Jack Dean – NSW Hall Of Fame Nomination

Australian Football celebrates its 140th anniversary in NSW this year after the founding of the NSW Australia Football Association in Sydney in 1880. One hundred and forty coaches, players, umpires, administrators and media personalities from both the Elite (VFL/AFL) and Community level will be inducted into the inaugural Hall of Fame at an event to be confirmed later in the year.

Neil Cordy and Rod Gillett profile some of the nominees for the Hall of Fame:

Jack Dean in 1958

In the 1949 interstate match between NSW and Victoria at the SCG twenty-year-old East Suburbs FC ruckman Jack Dean went up against veteran Victorian captain and legendary Richmond icon Jack Dyer at the opening bounce.

“He sat me on my arse!”

“The Vics. cleaned us up that day, but it was a great thrill to play against them” recalled Jack in an interview at the Alexandria Hotel in 2009.

“We thought we were a chance, our coach Frank Dixon (later Deputy Lord Mayor of Sydney) was a great motivator and we trained for weeks in advance with a view to beating them” he added.

Born and bred in Paddington, Jack went down to Trumper Park with his brother Mal in 1944. His father Joe had also played for East Sydney, as did Jack’s son, Marshall. Thus Jack Dean began a distinguished football career that took in over 400 games in NSW until he retired in 1966.

He played 310 games for Easts, 45 for Sydney Naval, and 40 games for Ardelthan in the Riverina.

Jack also represented NSW on 25 occasions including the Australian National Football Council (ANFC) Centenary Carnival in Melbourne in 1958 where he was voted the State’s best player.

He was a star performer in five of Easts’ flags in this period when the club won a staggering seven premierships in a row under legendary coaches Fred Pemberton,  Alf Penno and Roy Hayes from 1953-59.

Following his stand-out performance at the 1958 carnival. where he won the Div II Best Player medal, Jack took up an offer to coach Ardlethan in the South-West League in southern NSW.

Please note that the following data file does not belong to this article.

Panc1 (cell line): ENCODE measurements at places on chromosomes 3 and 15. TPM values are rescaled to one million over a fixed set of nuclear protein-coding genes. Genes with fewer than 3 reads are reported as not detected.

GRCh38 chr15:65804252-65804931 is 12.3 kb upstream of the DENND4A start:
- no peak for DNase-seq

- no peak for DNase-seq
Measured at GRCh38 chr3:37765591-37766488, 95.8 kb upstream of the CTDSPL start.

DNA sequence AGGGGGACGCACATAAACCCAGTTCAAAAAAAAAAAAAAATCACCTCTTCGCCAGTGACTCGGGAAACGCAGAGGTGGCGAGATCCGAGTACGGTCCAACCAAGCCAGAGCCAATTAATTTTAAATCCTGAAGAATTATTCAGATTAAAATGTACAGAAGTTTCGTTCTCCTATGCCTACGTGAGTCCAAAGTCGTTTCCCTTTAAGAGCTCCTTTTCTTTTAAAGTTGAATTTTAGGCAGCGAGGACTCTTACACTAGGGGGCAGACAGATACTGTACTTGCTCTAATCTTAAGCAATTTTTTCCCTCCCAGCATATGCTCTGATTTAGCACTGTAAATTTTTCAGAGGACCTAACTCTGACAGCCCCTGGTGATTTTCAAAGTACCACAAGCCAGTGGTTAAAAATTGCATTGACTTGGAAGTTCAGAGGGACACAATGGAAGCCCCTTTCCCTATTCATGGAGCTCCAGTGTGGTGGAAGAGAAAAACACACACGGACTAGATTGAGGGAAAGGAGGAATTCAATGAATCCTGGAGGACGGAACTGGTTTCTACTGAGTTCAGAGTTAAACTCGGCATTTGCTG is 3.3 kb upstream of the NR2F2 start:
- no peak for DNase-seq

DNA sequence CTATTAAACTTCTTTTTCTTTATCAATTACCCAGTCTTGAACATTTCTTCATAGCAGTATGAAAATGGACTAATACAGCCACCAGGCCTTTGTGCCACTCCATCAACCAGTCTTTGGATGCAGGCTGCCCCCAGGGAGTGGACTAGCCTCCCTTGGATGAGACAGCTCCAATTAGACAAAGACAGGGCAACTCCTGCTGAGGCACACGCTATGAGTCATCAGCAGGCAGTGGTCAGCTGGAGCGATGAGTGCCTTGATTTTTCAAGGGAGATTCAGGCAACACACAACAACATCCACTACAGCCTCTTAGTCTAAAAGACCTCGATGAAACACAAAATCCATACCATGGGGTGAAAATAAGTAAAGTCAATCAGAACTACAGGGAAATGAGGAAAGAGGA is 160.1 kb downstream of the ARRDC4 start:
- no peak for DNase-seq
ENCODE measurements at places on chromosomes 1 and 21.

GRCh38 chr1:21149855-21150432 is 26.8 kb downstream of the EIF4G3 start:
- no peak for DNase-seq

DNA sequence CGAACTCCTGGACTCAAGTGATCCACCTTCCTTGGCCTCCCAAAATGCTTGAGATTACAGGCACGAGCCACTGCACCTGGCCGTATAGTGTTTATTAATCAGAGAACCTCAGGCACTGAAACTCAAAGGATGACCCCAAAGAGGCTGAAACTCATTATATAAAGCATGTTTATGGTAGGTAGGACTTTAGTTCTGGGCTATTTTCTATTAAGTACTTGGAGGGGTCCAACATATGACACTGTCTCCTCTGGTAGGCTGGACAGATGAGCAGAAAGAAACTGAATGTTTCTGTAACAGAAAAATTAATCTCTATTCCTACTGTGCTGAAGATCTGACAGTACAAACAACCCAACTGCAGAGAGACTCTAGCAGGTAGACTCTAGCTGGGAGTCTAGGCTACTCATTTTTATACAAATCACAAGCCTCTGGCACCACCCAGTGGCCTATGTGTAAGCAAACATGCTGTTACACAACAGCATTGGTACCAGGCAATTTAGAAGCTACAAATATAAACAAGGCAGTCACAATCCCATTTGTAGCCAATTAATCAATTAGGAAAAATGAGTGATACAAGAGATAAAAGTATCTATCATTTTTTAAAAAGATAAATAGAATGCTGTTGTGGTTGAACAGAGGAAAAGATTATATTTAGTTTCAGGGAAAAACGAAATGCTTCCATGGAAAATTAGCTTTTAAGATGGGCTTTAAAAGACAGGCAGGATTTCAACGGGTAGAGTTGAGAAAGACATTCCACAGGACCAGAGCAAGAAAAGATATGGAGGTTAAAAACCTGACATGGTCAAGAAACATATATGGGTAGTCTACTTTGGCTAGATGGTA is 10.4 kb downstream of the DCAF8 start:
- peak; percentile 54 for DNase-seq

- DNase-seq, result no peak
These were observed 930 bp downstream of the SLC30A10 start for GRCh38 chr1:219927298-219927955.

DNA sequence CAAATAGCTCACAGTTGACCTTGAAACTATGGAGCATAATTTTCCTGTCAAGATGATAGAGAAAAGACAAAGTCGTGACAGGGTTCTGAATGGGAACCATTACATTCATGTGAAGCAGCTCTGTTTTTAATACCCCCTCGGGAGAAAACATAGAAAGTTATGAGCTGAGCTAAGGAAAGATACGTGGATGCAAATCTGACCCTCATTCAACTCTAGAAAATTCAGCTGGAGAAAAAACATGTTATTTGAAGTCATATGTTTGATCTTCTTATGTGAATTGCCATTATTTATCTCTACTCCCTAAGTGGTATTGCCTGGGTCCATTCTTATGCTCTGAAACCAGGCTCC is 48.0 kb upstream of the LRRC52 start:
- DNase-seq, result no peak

“We struggled to match it with the clubs from the bigger places, but we always took it up to them. We had lots of good times afterwards particularly at the London (Ardlethan’s only pub). After 6 o’clock the publican would pull down the blinds and we’d have a great sing-along around the piano. The other clubs used to love to stay back after a game at Ardelthan!”

Following his return from the bush Jack spent a season coaching Easts; he crossed to Sydney Naval, where he played until he retired in 1966 including the 1962 premiership.

He won East Sydney’s best and fairest four times and was runner-up on four occasions.

Allan Jeans

After his retirement, Jack returned to Easts on the committee and assumed the presidency in 1970 and held the position until 1982 during which time the Bulldogs won six premierships including the much-vaunted club centenary flag in 1980.

Jack was a long-serving State team selector and served as chairman of selectors for former St Kilda and Hawthorn premiership coach, Alan Jeans, in 1979-1980, when NSW competed in the national pre-season competition against VFL clubs.

The best and fairest medal at UNSW-Eastern Suburbs is named in his honour. He is a life member of the club and was awarded an Aust National Football Council Merit Award in 1977.

Jack was one of the first players inducted into the AFL Sydney Hall of Fame in 2003.

This induction earnt him a nomination under the category of Community Player for the AFL NSW Hall of Fame as part of the celebrations for the 140th year of Australian Football in NSW in 2020.


You can listen to (football) Jack’s life story in two parts on our website;  Here is part I here and part II here  You might have to turn your sound up a bit.

Shape Up or Ship Out Constable Moon

       Jack Moon

Jack Moon was a railway porter come shunter at Narrandera who successfully joined the NSW Police Force in 1949. He was 20 and married.

John Brian Moon was born and raised in Culcairn, New South Wales and went on to play in the firsts with the Narrandera Imperials in the 1940s. He was a big 1.82cm ruckman 90kg and full of strength. But probably like a lot of young footballers, he played rugby league on Saturdays. Certainly we have recorded him playing for Culcairn with his brother, Clive in the mid 1940s.